Third Place: EdmX – Desktop metal-cutting machine

Fourth Place: Lens – Digital asset management system

Fifth Place: Silver Spur – Nanoparticle drug for kidney disease

Over the past five months, the USC Viterbi student-led MEPC teams worked to perfect their business models, partnered with mentors who guided and advised them, and attended six workshops on topics like customer discovery, storytelling, and pitching to investors. To deepen teams’ engagement beyond the USC campus ecosystem, finalists had to pitch their ideas to external angel investors, said Lin, the TIE managing director.

The sessions were led by MEPC’s McKenzie; Hovig Tchalian, an assistant professor of clinical entrepreneurship at USC Marshall’s Lloyd Greif Center for Entrepreneurial Studies; and Audra Quinn, also an assistant professor of clinical entrepreneurship at the Lloyd Greif Center

Tchalian said MEPC participants seemed really engaged. “The teams this year especially were very open to feedback and learning, suggesting they internalized many of those lessons,” he said.

Quinn, who taught workshops on prototyping and developing a minimal viable product, said students’ commitment to leveraging innovation for the benefit of humanity resonated with her. “I’ve been most impressed with the teams whose ventures have strong potential to save or enhance lives, including a landmine-detection system that helps civilians to survive in war-torn countries, hardware to support the visually impaired, and a targeted nanoparticle that makes drug delivery more effective,” she said.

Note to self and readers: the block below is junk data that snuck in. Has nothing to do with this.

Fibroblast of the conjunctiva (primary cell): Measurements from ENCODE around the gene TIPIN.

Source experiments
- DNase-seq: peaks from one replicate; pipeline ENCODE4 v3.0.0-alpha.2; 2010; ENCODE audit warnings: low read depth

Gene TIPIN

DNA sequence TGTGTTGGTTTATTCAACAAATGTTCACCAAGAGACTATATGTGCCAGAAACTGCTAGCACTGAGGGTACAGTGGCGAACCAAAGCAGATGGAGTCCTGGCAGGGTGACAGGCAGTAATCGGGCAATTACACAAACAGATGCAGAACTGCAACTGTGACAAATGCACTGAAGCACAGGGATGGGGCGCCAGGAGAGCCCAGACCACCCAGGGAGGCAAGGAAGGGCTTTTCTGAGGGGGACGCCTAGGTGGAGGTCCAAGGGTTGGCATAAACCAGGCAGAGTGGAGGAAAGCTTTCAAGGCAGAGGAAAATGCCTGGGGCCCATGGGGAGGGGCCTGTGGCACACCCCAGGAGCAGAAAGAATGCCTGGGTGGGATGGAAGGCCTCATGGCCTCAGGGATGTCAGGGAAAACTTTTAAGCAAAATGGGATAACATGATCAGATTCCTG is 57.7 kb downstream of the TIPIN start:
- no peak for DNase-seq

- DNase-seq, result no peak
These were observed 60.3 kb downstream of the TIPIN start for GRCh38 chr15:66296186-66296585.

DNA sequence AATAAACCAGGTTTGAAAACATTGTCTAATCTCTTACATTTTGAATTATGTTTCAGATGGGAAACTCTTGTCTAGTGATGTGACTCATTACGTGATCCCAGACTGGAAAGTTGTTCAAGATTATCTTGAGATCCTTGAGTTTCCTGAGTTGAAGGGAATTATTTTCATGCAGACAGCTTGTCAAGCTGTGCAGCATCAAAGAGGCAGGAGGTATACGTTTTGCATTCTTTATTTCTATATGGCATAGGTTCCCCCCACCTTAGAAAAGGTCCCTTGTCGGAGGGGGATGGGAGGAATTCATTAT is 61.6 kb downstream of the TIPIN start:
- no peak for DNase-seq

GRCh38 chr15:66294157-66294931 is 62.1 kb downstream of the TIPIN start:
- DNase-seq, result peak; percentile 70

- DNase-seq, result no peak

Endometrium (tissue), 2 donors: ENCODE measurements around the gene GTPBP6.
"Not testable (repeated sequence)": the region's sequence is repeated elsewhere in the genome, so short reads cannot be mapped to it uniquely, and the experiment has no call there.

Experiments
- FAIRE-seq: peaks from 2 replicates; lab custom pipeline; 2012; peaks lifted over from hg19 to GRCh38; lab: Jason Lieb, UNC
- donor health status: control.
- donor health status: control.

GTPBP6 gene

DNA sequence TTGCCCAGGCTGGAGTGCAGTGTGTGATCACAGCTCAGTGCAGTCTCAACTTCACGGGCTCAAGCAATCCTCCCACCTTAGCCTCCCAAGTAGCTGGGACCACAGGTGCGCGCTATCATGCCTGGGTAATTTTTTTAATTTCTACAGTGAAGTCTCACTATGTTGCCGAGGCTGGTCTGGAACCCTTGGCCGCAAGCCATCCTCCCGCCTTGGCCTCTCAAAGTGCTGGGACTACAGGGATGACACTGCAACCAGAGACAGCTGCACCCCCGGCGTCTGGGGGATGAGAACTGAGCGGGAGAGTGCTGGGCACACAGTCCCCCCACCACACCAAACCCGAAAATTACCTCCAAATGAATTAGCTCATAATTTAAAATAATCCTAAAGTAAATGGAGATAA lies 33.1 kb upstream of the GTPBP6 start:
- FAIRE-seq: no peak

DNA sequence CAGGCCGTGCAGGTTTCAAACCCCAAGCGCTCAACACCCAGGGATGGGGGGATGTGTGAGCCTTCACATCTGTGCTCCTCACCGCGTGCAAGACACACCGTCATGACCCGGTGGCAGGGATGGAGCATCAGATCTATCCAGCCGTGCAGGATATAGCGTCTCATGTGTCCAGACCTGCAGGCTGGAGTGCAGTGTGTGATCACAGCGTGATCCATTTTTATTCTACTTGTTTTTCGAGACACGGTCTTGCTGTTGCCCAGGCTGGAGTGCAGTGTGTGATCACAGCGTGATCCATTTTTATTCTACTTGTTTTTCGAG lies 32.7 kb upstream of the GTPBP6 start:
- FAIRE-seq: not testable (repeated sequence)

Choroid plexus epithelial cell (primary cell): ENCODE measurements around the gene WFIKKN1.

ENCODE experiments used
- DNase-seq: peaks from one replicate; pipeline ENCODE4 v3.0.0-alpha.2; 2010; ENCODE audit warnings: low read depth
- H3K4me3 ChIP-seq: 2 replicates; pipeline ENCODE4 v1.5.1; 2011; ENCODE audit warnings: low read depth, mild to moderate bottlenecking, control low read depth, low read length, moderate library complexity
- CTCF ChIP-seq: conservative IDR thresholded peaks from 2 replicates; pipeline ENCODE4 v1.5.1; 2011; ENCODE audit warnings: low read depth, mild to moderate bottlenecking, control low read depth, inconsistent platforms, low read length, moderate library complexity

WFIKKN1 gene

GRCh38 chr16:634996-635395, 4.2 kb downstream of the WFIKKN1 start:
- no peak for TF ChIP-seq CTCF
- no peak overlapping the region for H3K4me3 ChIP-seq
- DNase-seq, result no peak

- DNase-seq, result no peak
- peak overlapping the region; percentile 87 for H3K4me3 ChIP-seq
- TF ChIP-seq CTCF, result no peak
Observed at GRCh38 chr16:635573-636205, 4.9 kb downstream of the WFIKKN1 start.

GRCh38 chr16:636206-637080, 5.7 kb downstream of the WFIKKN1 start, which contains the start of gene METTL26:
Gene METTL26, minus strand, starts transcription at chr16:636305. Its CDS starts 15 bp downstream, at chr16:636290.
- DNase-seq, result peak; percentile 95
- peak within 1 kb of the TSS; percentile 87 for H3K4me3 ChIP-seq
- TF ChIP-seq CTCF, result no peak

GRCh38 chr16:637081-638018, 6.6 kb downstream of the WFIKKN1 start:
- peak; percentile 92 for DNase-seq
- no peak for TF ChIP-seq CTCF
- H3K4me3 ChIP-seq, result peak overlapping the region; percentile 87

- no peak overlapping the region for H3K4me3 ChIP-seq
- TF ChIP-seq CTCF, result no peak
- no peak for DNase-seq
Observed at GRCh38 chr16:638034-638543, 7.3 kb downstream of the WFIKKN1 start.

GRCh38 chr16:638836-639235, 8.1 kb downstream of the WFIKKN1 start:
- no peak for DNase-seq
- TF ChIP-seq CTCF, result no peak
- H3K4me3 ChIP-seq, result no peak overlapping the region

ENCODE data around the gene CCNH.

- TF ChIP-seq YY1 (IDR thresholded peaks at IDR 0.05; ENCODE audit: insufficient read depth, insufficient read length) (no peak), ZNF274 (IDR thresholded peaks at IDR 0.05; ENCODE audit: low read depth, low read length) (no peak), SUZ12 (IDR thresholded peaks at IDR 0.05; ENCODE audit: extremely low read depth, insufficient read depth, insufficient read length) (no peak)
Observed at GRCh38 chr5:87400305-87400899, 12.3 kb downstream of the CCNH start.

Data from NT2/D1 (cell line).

Students said they benefitted from participating in MEPC.

“We’ve gotten so much great mentorship from people in the industry, just great feedback,” said SIER member Henry Warren, a sophomore at the Iovine and Young Academy. “I learned what it takes to be a sustainable company.”

An illustrious history

For more than a decade, MEPC has been launching several promising startups.

Last year’s winner, OSEM, is creating a 3D printer to produce nanoparticles more efficiently and accurately. The 2021 MEPC winner, Watershield, created a bio-inspired water barrier, made of silicone-based polymers that adhere to the skin without the use of any chemical irritants, to provide cancer patients with a more comfortable, infection-proof shower experience.

The 2020 MEPC victor, GrayMatter Robotics, uses AI to create smart and rapidly deployable robotic assistants to automate high mix manufacturing tasks, improving quality of life for industrial workers and increasing productivity. The 2019 champion, AIRBOND, now called Apogee Composites, designed a cheaper, more efficient way to produce carbon fiber composite materials for the aviation and other industries.

AesculaTech, the 2016 runner-up, develops and manufactures a platform of temperature-responsive smart materials for use in medical devices, including the treatment of dry eye. After MEPC, AesculaTech participated in Y Combinator, the famed Bay Area business incubator.

Second Spectrum, the 2013 winner, analyzes big data for insights into sports performance, such as what constitutes good defense and offense in basketball. Currently, NBA teams receive Second Spectrum optical tracking data, which powers next-generation analytics.

“We’ve had many wonderful [MEPC] alumni who have won or not but have gone on to have real success,” said Ellis Meng, vice dean of TIE.









Published on May 1st, 2024

Last updated on May 1st, 2024